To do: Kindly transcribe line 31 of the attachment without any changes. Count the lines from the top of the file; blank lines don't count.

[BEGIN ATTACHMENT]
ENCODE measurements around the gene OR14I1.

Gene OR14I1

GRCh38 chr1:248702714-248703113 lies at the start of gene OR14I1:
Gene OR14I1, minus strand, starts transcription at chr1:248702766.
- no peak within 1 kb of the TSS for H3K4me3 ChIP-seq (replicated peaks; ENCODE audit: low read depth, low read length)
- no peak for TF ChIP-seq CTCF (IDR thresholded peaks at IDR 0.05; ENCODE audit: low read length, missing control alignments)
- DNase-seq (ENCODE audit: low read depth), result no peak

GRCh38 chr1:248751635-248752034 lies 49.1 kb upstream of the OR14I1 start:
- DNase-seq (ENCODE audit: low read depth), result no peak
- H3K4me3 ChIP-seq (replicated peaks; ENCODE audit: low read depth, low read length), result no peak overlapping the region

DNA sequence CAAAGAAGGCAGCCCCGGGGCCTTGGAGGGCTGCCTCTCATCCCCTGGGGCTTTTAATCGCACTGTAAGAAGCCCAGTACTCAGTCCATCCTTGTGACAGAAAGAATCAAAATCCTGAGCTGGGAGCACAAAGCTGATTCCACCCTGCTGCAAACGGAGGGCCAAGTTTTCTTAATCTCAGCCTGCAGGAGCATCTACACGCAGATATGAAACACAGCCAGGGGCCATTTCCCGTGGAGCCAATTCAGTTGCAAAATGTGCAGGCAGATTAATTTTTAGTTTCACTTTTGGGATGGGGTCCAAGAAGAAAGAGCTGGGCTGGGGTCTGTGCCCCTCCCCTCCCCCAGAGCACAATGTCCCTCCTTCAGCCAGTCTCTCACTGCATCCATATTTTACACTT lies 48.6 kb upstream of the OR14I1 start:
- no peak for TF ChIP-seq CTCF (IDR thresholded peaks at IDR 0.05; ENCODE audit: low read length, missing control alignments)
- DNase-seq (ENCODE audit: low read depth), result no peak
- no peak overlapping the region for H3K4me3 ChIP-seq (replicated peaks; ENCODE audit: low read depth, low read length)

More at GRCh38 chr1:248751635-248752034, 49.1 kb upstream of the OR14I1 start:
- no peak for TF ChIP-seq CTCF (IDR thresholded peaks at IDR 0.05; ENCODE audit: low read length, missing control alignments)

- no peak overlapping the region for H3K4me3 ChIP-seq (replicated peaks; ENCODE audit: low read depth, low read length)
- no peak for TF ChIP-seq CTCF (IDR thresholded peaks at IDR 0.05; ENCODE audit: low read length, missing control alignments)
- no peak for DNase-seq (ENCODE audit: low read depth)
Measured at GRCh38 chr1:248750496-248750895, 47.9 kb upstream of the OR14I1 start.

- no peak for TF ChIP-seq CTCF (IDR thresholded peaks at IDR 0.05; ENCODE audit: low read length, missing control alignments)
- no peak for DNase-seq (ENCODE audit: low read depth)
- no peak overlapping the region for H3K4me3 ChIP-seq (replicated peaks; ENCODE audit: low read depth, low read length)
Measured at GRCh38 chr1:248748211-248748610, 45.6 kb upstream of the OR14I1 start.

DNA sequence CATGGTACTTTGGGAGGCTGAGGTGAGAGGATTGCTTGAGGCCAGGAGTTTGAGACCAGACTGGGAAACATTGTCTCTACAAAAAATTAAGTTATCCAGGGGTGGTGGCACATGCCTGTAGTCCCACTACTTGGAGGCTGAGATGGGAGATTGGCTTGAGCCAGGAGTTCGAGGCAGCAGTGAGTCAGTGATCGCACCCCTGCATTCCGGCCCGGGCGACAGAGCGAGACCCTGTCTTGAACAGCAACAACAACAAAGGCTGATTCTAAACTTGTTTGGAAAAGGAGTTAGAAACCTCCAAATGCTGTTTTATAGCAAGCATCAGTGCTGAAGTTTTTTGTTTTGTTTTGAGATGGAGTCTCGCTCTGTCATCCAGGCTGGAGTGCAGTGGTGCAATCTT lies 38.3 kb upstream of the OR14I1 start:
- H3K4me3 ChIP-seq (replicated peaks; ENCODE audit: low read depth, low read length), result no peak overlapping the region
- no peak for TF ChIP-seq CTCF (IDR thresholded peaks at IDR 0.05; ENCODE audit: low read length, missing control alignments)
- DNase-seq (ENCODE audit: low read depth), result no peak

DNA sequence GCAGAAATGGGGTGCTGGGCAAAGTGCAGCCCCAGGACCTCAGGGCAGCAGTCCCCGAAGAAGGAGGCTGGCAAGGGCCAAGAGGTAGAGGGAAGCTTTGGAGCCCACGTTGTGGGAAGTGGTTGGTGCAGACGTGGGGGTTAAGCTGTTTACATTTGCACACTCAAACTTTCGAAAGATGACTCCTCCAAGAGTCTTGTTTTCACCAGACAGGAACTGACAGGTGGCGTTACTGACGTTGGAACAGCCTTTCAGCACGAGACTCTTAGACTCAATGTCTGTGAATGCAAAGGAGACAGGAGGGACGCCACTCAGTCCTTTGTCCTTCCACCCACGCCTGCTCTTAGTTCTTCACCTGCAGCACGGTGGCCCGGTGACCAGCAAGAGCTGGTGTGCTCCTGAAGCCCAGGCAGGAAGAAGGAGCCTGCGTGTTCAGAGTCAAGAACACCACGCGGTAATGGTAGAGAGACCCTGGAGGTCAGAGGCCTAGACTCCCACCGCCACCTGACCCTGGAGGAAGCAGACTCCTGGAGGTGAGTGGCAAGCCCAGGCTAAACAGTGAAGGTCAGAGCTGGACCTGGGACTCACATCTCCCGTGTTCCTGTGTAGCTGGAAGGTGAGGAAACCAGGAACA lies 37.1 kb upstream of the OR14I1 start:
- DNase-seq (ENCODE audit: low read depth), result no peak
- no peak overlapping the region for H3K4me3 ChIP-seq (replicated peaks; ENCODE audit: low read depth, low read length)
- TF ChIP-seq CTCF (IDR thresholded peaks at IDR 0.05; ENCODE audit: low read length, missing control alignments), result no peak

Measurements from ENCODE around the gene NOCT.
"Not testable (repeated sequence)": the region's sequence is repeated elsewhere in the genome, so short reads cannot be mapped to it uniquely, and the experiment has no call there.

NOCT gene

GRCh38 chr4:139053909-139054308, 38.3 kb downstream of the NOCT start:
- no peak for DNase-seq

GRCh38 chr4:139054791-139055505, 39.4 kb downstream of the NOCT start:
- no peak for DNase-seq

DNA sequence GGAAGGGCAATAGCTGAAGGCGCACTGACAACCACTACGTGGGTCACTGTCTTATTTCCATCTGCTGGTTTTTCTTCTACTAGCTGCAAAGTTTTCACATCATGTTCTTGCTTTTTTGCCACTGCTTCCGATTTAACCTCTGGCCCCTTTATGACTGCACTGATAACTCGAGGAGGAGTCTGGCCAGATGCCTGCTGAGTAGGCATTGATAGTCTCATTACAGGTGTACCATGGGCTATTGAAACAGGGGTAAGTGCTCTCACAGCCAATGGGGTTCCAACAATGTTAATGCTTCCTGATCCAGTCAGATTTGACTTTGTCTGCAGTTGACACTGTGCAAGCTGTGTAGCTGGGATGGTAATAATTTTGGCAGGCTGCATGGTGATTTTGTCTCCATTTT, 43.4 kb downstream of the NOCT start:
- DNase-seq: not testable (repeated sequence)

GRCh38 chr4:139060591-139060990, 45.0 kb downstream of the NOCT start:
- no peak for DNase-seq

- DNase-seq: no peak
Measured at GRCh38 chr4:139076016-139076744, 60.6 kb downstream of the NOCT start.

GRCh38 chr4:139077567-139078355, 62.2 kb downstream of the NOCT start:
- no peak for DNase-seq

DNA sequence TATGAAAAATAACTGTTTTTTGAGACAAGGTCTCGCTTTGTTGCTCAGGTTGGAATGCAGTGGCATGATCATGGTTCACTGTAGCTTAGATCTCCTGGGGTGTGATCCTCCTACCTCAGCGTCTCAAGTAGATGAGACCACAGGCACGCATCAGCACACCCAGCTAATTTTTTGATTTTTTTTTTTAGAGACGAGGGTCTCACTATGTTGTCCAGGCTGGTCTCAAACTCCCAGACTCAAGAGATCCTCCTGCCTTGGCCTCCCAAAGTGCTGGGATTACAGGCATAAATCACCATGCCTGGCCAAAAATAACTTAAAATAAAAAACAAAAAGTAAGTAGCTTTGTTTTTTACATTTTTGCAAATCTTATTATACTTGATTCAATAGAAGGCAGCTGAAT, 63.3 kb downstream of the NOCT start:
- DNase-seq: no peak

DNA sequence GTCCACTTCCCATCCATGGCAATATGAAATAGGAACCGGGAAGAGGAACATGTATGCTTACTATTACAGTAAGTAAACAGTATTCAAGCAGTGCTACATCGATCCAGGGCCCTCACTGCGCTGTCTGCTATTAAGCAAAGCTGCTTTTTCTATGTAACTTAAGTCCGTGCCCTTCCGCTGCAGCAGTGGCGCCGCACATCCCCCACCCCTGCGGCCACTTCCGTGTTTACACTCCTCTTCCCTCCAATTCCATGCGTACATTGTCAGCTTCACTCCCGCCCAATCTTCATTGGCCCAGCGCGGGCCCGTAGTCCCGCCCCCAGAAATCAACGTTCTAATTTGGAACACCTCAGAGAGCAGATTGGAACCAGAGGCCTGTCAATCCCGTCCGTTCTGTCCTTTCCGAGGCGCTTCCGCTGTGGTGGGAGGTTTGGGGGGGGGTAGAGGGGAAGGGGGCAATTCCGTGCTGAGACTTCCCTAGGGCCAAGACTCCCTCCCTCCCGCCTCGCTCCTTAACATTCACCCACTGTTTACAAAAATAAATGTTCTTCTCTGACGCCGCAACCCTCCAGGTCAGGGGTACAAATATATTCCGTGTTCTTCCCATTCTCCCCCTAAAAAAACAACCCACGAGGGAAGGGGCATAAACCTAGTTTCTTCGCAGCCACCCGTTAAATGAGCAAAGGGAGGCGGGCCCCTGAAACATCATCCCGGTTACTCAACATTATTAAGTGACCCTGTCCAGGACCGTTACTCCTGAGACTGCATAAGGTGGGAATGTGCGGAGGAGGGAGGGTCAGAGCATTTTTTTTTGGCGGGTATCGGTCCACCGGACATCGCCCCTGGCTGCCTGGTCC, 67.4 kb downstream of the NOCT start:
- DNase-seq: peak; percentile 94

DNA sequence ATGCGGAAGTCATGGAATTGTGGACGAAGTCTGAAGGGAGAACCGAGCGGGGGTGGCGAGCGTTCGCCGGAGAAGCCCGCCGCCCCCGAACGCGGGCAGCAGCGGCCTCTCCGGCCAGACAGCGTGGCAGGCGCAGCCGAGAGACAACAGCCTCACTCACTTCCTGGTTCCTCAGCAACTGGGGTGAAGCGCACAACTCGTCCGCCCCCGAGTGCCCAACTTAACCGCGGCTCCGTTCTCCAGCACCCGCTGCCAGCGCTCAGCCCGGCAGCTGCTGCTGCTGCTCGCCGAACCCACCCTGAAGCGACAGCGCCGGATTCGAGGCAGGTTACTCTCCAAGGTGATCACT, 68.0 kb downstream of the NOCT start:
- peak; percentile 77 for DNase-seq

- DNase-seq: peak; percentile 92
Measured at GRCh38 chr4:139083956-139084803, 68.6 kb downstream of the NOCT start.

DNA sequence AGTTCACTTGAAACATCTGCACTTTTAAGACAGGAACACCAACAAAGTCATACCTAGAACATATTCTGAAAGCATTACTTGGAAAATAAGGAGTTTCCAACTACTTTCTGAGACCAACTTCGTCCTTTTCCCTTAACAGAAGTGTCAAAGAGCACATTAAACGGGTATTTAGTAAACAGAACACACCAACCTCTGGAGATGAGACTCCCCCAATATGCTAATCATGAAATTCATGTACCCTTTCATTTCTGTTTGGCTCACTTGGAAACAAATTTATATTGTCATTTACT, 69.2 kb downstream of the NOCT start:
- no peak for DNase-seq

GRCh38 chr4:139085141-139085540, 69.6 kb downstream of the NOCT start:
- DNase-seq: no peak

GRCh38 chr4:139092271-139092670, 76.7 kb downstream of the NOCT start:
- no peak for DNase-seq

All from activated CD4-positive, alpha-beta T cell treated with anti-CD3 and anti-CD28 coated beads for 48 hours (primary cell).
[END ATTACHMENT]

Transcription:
- no peak overlapping the region for H3K4me3 ChIP-seq (replicated peaks; ENCODE audit: low read depth, low read length)